Crispr Wants to Feed the World

Ten years after his discovery, the implications of Crispr genome editing are profound and far-reaching, and we are only at the beginning. This tool, modeled after a bacterial immune system, allows us to cut and edit the genetic code in any living cell to make highly targeted changes and repairs. A small number of people with genetic diseases have been helped by Crispr therapies, highlighting the potential to impact the lives of people suffering from the approximately 7,000 genetic diseases with known causes. Studies are currently underway on diseases ranging from diabetes to infectious diseases.

In 2023 we will start to benefit from new Crispr-based solutions in other areas. For example, following the first results of clinical studies, the first agricultural applications with Crispr have recently hit the market: a US Food and Drug Administration-approved editing of bovine genes mimics and enables cows to have a smooth coat that occasionally occurs in nature to tolerate rising temperatures; A Crispr-processed tomato approved for sale in Japan has enhanced nutritional qualities. In other crops, Crispr is being used experimentally to increase yield, reduce pesticide and water use, and protect against disease.

The next area for Crispr innovation will be climate change, the defining battle of our time. In 2023, bold new efforts using Crispr to fight climate change will begin.

First, new research is aimed at reducing CO2 emissions from agriculture. Agriculture is responsible for about a quarter of all greenhouse gas emissions, and these mainly come from microbes found either in the soil, such as in paddy fields, or in the intestines of livestock. This new research focuses on how Crispr can be used to manipulate these microbes, or alter the composition of microbial communities to reduce or even eliminate greenhouse gas emissions.

Second, we find ways to improve the inherent ability of plants and microbes to capture and store carbon in the soil. Plants “breathe” carbon dioxide during photosynthesis and use it for energy, but normally the carbon is returned to the atmosphere fairly quickly. New research aims to work with plants and soil microbes to not only capture but also store carbon in the soil for long periods of time, replacing some of the soil carbon that has been lost in large quantities since the advent of modern agriculture.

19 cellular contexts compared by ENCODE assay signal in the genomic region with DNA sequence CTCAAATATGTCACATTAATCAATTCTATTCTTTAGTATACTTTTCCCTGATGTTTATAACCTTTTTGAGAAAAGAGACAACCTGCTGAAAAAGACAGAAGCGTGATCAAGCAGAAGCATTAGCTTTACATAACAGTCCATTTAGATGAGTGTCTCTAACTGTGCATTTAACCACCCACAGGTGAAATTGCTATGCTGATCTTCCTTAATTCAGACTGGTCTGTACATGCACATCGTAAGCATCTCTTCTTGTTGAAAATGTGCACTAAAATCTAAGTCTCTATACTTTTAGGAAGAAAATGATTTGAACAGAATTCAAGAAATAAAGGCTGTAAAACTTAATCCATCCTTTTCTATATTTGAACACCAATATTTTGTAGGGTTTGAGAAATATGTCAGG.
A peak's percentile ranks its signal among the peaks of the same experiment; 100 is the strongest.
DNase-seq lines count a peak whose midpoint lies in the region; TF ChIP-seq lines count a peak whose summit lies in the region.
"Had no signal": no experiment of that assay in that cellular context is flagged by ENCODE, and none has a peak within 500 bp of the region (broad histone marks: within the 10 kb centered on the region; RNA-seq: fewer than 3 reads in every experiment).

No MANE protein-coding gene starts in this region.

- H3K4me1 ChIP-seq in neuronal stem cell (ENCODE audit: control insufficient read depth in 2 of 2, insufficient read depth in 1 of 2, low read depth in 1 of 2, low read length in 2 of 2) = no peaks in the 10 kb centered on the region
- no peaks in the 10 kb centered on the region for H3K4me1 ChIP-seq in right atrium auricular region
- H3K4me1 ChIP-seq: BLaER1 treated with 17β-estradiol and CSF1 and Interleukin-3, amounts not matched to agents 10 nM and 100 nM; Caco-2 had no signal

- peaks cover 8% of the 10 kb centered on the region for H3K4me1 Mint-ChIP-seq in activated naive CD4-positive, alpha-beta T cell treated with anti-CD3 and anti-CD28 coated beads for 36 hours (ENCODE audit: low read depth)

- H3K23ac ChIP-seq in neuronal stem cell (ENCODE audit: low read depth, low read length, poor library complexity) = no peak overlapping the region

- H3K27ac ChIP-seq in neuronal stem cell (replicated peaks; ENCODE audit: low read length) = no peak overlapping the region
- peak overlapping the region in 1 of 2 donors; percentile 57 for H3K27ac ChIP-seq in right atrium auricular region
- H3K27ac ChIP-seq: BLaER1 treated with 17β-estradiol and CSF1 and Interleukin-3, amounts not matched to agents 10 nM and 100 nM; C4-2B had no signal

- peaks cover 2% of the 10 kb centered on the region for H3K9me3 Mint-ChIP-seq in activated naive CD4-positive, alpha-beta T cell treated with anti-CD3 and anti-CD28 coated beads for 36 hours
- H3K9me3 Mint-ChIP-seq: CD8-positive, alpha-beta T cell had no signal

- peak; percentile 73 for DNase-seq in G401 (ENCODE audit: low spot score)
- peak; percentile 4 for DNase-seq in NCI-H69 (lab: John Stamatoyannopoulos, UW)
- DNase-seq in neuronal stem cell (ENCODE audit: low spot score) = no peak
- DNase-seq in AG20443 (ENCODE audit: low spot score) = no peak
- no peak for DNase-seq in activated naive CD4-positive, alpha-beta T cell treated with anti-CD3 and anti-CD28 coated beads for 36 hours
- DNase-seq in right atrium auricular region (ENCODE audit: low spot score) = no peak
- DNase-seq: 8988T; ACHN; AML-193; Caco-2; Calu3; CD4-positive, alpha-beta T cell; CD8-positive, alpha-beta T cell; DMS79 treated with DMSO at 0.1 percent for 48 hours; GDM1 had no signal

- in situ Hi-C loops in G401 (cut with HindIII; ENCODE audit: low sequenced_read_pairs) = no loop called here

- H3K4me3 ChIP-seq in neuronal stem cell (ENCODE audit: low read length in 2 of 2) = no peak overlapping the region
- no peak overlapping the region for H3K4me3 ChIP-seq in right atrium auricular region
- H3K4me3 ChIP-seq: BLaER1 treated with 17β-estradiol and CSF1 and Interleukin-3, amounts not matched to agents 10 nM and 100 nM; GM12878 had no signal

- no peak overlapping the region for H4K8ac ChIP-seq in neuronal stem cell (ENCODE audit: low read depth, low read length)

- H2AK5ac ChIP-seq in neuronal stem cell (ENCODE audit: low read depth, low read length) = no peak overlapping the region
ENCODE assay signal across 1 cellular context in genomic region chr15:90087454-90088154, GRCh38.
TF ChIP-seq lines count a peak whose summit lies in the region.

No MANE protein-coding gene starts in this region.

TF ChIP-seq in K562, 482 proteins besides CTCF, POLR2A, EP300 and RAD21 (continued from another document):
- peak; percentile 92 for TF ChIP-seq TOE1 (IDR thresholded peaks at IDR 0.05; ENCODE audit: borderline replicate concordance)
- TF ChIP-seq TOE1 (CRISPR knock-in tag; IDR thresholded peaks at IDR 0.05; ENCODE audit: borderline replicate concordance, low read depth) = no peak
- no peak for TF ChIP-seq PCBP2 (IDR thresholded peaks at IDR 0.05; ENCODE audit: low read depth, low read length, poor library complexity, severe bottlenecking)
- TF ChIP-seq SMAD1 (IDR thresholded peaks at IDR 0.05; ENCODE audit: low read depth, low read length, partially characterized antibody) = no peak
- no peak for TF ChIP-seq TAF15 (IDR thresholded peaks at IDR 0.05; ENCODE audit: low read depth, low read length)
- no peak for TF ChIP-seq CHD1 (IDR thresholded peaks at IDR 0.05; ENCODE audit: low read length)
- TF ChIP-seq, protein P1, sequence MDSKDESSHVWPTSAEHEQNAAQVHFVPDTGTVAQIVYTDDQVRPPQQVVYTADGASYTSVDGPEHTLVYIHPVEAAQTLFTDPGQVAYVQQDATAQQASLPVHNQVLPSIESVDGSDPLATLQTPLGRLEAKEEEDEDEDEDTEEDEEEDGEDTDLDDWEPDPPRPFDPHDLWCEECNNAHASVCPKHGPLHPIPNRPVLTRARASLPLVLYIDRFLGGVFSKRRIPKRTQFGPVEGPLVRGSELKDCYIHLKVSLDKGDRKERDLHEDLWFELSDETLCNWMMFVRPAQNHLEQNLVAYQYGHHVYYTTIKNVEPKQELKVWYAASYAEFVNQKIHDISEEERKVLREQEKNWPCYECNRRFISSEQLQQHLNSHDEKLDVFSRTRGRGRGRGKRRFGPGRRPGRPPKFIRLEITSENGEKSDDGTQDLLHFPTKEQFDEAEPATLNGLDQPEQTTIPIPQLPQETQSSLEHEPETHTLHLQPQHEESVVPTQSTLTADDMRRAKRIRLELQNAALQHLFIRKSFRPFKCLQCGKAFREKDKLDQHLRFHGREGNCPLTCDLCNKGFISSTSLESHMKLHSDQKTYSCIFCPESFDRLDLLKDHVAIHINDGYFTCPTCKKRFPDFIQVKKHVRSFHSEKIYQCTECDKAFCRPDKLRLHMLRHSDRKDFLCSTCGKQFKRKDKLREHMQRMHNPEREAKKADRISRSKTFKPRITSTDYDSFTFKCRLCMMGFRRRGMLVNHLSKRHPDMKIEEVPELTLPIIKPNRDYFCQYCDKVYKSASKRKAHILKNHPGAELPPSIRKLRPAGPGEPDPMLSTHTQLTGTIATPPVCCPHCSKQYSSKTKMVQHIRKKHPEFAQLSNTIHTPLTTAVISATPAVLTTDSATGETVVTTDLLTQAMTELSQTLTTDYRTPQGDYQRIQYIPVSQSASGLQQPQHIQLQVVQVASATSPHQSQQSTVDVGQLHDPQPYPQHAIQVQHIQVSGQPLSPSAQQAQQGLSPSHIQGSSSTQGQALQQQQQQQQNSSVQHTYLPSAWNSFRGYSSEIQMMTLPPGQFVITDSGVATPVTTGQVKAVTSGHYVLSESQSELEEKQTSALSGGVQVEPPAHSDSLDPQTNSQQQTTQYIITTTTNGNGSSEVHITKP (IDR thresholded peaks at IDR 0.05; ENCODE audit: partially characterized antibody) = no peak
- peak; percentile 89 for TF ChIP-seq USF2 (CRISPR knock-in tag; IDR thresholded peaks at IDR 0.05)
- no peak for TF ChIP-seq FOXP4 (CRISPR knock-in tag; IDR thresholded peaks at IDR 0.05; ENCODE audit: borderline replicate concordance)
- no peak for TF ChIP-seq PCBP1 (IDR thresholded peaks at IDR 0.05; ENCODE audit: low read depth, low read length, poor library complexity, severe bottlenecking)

Third, we are developing new ways to minimize farmer use such as fertilizers and pesticides, which have high carbon costs, as well as other environmental health costs. New Crispr research aims to edit staple crops like rice so they can grow with less fertilizer. Crispr can be used to make plants resistant to common pathogens and pests, reducing the need for high-carbon chemicals.

Finally, we must find ways to help agriculture cope with the magnitude of climate change that has already occurred or is inevitable. New research is using Crispr to engineer plants that can produce more food and other materials with less water and that are tolerant of extreme temperatures.

Much of the attention surrounding Crispr has focused on its medical applications, and with good reason: the results are promising, and the personal stories are uplifting and offer hope to many who have suffered from long-neglected genetic diseases. In 2023, when Crispr enters agriculture and climate, we have the opportunity to radically improve human health in holistic ways to better protect our society and help millions of people around the world thrive. Crispr Wants to Feed the World

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